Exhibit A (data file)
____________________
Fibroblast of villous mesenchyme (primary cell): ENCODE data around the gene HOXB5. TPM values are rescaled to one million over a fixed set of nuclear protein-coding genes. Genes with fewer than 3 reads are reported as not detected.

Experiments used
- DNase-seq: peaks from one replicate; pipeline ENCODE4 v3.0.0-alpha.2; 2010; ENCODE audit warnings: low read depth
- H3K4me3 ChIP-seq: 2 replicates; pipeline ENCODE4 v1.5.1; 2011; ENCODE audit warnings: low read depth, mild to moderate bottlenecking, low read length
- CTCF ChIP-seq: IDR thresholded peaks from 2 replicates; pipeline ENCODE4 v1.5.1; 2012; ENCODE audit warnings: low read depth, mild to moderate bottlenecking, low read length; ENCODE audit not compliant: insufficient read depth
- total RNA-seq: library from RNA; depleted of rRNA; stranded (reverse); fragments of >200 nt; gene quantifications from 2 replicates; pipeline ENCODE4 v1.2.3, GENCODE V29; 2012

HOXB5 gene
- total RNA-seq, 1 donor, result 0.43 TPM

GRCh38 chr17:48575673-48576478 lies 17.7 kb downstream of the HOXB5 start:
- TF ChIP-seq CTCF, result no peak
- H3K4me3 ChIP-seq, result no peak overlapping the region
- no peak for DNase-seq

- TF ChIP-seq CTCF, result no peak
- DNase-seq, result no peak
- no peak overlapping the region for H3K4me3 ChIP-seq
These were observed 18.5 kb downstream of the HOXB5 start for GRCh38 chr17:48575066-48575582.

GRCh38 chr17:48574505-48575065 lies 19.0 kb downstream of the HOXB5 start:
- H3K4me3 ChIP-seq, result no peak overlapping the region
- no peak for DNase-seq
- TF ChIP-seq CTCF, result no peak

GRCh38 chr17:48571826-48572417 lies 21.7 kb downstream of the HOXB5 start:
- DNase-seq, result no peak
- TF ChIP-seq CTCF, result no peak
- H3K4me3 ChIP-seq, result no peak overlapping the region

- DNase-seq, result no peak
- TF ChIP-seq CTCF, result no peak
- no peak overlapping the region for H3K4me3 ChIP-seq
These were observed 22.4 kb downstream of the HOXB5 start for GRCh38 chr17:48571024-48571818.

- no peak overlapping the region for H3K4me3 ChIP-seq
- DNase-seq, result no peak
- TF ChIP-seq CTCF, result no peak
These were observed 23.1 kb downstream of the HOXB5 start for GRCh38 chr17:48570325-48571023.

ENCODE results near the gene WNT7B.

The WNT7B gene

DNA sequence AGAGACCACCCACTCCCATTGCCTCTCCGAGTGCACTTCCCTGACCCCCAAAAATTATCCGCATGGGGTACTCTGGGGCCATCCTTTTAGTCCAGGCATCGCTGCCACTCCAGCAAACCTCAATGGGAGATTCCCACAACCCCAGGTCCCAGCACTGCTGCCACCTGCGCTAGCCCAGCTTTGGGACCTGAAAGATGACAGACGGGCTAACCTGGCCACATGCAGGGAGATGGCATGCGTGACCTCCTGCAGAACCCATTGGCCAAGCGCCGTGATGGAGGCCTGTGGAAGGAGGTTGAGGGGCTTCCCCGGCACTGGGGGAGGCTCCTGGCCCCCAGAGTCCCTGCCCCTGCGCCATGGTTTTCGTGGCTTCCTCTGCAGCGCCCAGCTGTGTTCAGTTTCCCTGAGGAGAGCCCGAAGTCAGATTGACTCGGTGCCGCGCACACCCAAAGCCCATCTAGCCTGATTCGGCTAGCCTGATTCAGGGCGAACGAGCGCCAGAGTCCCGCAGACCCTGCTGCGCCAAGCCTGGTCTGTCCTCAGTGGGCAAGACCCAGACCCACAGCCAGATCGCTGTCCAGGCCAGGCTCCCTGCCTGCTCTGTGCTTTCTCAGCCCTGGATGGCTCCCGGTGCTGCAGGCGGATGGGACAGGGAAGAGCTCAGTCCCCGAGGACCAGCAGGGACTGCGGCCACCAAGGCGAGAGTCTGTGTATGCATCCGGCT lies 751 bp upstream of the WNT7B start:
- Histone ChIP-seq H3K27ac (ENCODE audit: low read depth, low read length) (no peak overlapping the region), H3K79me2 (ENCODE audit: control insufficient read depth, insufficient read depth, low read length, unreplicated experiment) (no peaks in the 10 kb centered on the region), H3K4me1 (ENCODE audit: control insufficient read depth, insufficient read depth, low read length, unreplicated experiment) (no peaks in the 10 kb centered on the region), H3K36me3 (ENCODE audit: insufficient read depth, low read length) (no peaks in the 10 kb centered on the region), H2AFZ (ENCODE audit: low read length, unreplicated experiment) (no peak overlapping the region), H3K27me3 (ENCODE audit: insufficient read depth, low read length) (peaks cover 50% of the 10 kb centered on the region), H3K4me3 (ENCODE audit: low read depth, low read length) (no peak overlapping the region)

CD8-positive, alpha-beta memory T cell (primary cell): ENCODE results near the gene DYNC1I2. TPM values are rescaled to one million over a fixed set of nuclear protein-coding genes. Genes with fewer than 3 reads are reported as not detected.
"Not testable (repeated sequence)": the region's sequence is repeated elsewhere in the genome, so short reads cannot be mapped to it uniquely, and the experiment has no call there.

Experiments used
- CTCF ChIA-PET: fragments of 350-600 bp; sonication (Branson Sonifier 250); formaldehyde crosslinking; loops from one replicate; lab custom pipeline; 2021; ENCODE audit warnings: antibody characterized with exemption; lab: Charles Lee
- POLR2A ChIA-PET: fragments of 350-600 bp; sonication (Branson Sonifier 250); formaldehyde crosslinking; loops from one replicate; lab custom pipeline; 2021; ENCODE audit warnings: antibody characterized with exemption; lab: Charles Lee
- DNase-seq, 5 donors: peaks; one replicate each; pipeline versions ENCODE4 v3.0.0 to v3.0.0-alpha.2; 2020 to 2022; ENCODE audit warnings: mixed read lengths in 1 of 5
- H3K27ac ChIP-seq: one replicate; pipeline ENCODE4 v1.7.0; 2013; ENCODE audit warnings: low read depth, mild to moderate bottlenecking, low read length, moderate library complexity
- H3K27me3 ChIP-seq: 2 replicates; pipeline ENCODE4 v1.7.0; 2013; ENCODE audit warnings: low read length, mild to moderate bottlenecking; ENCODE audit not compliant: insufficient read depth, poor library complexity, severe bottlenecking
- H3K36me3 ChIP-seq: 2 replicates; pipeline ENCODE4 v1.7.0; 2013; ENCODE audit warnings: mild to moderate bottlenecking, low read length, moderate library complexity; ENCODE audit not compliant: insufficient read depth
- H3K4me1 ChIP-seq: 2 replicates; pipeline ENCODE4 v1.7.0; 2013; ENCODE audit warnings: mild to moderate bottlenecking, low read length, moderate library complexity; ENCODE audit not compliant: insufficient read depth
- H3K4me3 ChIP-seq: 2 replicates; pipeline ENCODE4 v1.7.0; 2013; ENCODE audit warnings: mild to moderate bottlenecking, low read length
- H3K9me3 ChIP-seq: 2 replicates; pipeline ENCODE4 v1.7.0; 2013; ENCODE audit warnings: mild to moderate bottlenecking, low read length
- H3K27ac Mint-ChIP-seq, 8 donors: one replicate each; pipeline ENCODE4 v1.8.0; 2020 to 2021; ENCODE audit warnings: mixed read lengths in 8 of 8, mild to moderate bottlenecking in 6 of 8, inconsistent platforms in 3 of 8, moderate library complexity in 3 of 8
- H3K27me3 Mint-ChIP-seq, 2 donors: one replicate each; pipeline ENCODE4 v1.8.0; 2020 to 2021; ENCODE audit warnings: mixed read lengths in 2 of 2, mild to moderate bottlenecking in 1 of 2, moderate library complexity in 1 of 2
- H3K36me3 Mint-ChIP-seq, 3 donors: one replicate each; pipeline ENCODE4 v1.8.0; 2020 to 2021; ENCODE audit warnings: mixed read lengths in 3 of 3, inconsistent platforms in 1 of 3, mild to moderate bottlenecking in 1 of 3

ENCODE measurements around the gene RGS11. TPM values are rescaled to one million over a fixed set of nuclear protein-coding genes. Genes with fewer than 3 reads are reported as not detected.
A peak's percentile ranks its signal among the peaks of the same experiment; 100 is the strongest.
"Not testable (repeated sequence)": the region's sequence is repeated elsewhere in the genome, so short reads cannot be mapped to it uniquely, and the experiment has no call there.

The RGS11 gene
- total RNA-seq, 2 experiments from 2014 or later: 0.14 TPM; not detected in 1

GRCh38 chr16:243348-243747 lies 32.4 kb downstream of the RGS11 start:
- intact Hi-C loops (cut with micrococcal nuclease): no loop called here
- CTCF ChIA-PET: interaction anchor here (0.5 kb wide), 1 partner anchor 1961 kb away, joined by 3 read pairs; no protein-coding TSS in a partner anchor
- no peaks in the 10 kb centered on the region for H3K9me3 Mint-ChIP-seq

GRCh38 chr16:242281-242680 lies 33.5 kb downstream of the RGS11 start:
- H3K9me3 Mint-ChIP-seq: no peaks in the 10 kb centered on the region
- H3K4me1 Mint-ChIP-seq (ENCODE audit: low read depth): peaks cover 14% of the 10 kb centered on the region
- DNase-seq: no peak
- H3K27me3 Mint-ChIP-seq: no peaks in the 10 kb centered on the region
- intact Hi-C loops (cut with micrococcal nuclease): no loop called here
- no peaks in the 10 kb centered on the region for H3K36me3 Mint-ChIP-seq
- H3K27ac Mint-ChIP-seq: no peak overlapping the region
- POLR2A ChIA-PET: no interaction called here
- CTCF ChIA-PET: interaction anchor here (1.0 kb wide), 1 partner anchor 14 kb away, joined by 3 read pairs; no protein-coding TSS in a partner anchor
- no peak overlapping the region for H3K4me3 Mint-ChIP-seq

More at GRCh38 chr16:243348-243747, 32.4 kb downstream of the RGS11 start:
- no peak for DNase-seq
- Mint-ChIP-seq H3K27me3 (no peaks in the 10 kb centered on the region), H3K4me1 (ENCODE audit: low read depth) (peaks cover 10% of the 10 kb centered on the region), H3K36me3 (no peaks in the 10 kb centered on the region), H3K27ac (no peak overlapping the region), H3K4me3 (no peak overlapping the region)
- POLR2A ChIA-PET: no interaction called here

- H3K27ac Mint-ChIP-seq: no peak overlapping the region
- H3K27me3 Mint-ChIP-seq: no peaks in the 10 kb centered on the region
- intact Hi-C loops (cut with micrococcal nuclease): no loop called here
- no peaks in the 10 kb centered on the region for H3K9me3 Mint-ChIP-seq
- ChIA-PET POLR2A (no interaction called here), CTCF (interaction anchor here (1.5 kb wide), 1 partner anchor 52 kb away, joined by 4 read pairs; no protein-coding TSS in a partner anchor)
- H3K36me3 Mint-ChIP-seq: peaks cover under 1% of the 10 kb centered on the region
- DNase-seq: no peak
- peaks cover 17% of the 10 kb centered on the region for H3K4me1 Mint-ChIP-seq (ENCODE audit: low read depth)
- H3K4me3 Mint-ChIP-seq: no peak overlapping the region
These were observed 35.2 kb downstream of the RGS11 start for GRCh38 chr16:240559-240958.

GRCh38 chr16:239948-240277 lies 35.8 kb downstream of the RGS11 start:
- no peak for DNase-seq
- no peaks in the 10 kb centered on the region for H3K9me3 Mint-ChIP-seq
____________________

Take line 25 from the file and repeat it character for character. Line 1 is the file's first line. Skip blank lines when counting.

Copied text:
- DNase-seq, result no peak